While this is an important issue, it is being addressed. Regulators across jurisdictions – in the UK, most recently the FCA’s new Sustainable Disclosure Requirements – are taking action, itself a sign of the commitment and expectation that ESG practices will continue to integrate deeply into mainstream financial practices.

Challenges for ESG Ratings

Rather confusingly, there are ESG Ratings, which measure and reflect a company's absolute or relative risk or performance from ESG factors and are often used for risk analysis or portfolio construction; and there are ESG Scores, which use underlying themes and pillars to calculate corporate ESG exposure.

Equity side ratings often conflict. ESG ratings are no different. Bias within ESG ratings – larger companies typically have deeper pockets and resources to engage with rating providers and therefore, some claim, benefit from improved ESG ratings – is well catalogued. However, the correlation between ESG ratings and the size of companies appear not to be solely attributable to their 'communication' abilities according to a recent study.

Some rating agencies not only assess companies' ESG performance but also market index products based on these assessments. Research has revealed that certain agencies tend to assign higher ESG ratings to companies with better stock performance and to those included in their ESG indices. Again, regulators are responding. The European Commission proposed a regulation on June 13, 2023, focusing on transparency and integrity in ESG rating activities that should be active from 2025.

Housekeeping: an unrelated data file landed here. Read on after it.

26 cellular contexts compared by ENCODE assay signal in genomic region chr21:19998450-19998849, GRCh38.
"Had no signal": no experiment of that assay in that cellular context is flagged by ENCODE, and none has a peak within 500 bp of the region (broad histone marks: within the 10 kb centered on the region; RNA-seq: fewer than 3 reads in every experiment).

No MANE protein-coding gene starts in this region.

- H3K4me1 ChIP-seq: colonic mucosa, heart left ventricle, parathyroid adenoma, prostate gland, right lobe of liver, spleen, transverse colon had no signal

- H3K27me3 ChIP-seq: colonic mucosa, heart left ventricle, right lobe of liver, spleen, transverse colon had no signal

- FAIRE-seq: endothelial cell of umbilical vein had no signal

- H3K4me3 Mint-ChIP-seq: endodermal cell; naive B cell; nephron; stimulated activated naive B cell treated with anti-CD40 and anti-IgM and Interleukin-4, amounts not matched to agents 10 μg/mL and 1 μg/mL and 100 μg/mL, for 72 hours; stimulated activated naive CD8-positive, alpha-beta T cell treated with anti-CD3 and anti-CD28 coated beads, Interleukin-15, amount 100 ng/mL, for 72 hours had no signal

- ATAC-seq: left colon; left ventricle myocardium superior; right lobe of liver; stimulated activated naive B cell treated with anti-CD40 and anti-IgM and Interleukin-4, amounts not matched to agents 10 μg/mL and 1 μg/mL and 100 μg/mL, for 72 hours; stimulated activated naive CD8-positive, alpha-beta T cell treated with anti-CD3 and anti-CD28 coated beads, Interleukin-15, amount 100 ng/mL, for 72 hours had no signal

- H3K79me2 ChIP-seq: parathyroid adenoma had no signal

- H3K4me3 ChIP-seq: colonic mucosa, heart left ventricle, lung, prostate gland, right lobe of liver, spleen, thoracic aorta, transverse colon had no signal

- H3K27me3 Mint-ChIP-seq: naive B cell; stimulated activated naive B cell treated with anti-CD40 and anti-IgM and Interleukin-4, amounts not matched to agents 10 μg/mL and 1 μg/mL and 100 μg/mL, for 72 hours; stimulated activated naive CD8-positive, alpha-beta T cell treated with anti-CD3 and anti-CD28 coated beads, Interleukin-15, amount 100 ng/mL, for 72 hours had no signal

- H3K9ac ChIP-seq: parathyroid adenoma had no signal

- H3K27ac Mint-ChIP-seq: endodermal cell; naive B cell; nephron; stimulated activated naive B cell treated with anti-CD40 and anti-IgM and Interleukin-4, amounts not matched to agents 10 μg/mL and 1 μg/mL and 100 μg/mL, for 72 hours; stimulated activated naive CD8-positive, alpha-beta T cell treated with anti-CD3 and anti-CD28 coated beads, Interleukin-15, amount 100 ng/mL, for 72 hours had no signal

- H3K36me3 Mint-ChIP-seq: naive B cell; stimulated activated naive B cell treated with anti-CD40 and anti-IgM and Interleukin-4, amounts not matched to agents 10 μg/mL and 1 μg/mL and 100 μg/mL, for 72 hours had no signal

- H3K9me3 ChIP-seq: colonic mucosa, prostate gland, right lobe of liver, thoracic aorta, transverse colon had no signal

Inhomogeneity and lack of transparency in ESG ratings are long standing, and well-placed, concerns. Variability in ratings arises from diverse factors: input, evaluation, and output. Significant variations between ESG ratings from different providers casts suspicion on their veracity and adds complexity to integrating ESG measurements into financial analysis.

Rating providers have different input data based on company disclosure levels, often resorting to estimations or assumptions if data is unavailable or incomplete. Additionally, they employ distinct normalization approaches tailored to specific sectors and regions when evaluating information. The process of determining the importance and weight of each individual datapoint before finalizing the rating, introduces further disparities.

Addressing these complexities is undeniably challenging. As ESG Rating providers ourselves, we agree ESG ratings are effectively an analysis and opinion on a company's ESG profile rather than standardized credit ratings. Simplifying ESG ratings, aligning them with regulations such as SFDR, which emphasizes a limited number of data points, will facilitate understanding as well as drive the European market.


This not an argument that the practice of ESG investing, or products used such as ESG Ratings, are perfect. Instead, we believe calm, informed analysis of the ESG landscape will lead to increased education among financial participants, which will in turn go some way to mitigate risks such as Greenwashing. The real danger, it seems to me, is in the inflamed language around ESG and gleeful media dichotomy between painting an ESG utopia or ESG dystopia, neither fairly reflecting the reality. ESG investing is continuing to evolve and mature – only fools would write it off now.

By Daniele Cat Berro, managing director at MainStreet Partners